here's the ingredients in the umami paste.as you can see it is a different mix to the dust.chris,i mix it with butter for "instant" "caesar salad butter".the butter is fab when stirred into a mixture of steamed peas,leeks,green beans & bacon....oh boy:lips:!!i roll any left over butter in shrink wrap,into a cylinder & freeze it,no worries!!

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post #41 of 50
Quote:
Originally Posted by JonPaul View Post


pm me with a shipping address,mimi & i'll send you a tub.can't imagine any import reg problems etc,as it's made in the states.

Thanks JP!
You sir are a gentleman and a scholar.....

mimi
post #42 of 50
Quote:
Originally Posted by flipflopgirl View Post


Thanks JP!
You sir are a gentleman and a scholar.....

mimi


maybe....ha!couple of tubs of the dust are airborne as we speak.should be with you monday,mimi!

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post #43 of 50
Quote:
Originally Posted by cheflayne View Post
 

You also might try grinding the dried mushrooms into powder and folding it into your butter because the dried have 4 times the umami of rehydrated ones.

Oh, I didn't know that! I presume it's not easy to blitz dried porcini or shiitake into a powder since they have almost a leathery consistency, not crunchy at all. Maybe freezing them overnight would help?

Anyway, I'm going to make a first batch with reconstituted porcini. Yesterday I used some porcini soaking liquid that I made a few days earlier and the taste is still incredibly strong. In fact, the whole experiment is not all that easy. I have no idea in what quantities to use the ingredients. No problem however, I loooooove experiments. 

 

While tasting that porcini liquor, I suddenly realized that it reminded me of... our fabulous dark abbey beers. I'm going to soak my dried mushrooms in abbey beer and use that as a braising liquid for the other stuff.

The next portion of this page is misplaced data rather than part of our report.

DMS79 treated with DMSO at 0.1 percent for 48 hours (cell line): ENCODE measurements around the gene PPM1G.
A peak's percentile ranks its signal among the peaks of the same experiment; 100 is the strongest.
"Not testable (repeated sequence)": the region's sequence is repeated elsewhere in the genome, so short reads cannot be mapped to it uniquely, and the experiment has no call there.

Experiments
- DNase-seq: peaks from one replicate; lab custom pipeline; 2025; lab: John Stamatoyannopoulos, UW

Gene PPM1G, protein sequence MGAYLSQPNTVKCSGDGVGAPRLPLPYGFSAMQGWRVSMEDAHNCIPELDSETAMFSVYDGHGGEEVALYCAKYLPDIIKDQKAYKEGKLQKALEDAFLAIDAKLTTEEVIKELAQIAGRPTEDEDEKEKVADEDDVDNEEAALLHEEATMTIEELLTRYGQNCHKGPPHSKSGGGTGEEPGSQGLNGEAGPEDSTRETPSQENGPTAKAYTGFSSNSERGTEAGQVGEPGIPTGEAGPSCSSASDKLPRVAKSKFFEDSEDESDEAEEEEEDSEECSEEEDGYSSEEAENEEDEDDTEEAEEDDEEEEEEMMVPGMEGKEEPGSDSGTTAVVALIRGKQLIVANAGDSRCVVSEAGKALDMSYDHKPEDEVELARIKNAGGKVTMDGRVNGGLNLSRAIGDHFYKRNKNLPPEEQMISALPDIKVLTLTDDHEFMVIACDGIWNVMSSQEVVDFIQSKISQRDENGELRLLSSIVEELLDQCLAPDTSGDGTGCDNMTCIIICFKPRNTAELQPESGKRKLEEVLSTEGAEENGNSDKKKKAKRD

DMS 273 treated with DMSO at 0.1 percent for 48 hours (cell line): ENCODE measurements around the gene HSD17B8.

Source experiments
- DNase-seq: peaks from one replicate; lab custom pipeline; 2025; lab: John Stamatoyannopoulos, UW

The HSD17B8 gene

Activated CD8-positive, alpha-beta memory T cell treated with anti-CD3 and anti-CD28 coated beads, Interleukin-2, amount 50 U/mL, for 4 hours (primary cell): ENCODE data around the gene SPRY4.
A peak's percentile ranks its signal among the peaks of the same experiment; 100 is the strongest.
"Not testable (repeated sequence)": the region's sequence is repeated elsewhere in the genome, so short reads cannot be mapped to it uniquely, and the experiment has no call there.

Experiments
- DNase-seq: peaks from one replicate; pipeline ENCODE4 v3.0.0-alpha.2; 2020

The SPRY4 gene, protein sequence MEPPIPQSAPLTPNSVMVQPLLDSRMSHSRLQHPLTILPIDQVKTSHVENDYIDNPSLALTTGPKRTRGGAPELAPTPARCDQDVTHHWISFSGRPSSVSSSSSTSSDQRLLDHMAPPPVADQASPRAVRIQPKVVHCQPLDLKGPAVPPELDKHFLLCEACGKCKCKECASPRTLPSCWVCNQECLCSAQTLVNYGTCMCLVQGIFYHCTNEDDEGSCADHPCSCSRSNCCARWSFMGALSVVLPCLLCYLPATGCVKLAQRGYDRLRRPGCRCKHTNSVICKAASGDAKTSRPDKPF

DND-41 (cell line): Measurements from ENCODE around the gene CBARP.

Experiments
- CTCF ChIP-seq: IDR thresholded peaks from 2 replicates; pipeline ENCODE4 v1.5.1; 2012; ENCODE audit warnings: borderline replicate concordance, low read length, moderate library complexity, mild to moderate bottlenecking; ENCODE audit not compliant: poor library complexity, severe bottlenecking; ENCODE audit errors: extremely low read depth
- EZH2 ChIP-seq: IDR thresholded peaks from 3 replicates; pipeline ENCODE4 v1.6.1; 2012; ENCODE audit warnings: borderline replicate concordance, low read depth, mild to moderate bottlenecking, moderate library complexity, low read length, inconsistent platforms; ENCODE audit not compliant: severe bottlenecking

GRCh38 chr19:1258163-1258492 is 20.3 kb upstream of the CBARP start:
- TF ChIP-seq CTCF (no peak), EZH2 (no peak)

I'm also planning a second batch in which I will use uncooked ingredients, so I do need a method to try to turn dried mushrooms in a powder. 

 

Quote:
Originally Posted by KaiqueKuisine View Post
 

Well you could fold in the butter with the ingedrients and do the same prep as what you would do with compound butter. 

I assume putting it in the fridge after its been molded and wrapped would make it keep its form. 

Something to test out for sure. 

 

Problem would be the amount of liquid being folded in the butter which could interfere in it setting and keeping its mold while wrapped and stored in the fridge. Of course assuming you are prepping and finishing the butter in the same method as compound butter ...

 

The idea is indeed to make what you call a compound butter that can be kept in the freezer. We call those butter sausages "herb butters" with its number one product being "beurre Maître d'hôtel" made with mainly parsley and garlic.

 

Quote:
Originally Posted by JonPaul View Post
 

here's the ingredients in the umami paste.as you can see it is a different mix to the dust.chris,i mix it with butter for "instant" "caesar salad butter".the butter is fab when stirred into a mixture of steamed peas,leeks,green beans & bacon....oh boy:lips:!!i roll any left over butter in shrink wrap,into a cylinder & freeze it,no worries!!

 

Thanks for posting those ingredients JP! I already had an idea that Mrs. Santtini composed a product that also contains all of the other flavors; salt, sugar, bitter (olives) and sour (vinegar) but still with a strong accent on the umami ingredients.

 

I gave it all a good thought and decided to use dried porcini and shiitake, garlic, dark abbey beer (bitter, sweet and sour), tomato purée, soy sauce (salt), anchovies (salt), all spice berry, clove, piment d'Espelette, olive oil and of course, fresh farm butter.

 

I can already imagine adding a small chunk of this butter to a dark sauce or even putting a small slice of butter on a cooked piece of beef. 

post #44 of 50

One of greatest sushi chef alive: 85 year-old Jiro Ono, owner of Sukyabashi Jiro, a modest 10-seat, sushi-only restaurant located in a Tokyo subway station that has earned a 3-star Michelin review (the first restaurant of its kind to garner such prestige).

 

Jiro Dreams of Sushi.

 

 Jiro eloquently describes sushi as the union of fish and rice. The yoga of two worlds: the earth and sea. True success is created by honoring the balance between the two.

 

In terms of flavor, this is understood through patience, execution, and tradition in technique.

In preparation, this is defined by consistency and ethic.

In taste it is described as umami.

 

In the West,,

umami is understood as a meat flavor or feel. Often times it is described as the flavor of the shiitake mushroom.

 

This linear definition butchers the Japanese connotation.

 

 

In the film Jiro’s son explains the true nature of umami as a balance.

In regards to food, it is the proper combination of flavors, texture, and product that creates umami.

 

 

However, umami is not restricted to food; it is also the feeling of drinking a good beer. Nor is it restricted to the kitchen; it is also the feeling of a warm bath. Umami is a feeling of perfect balance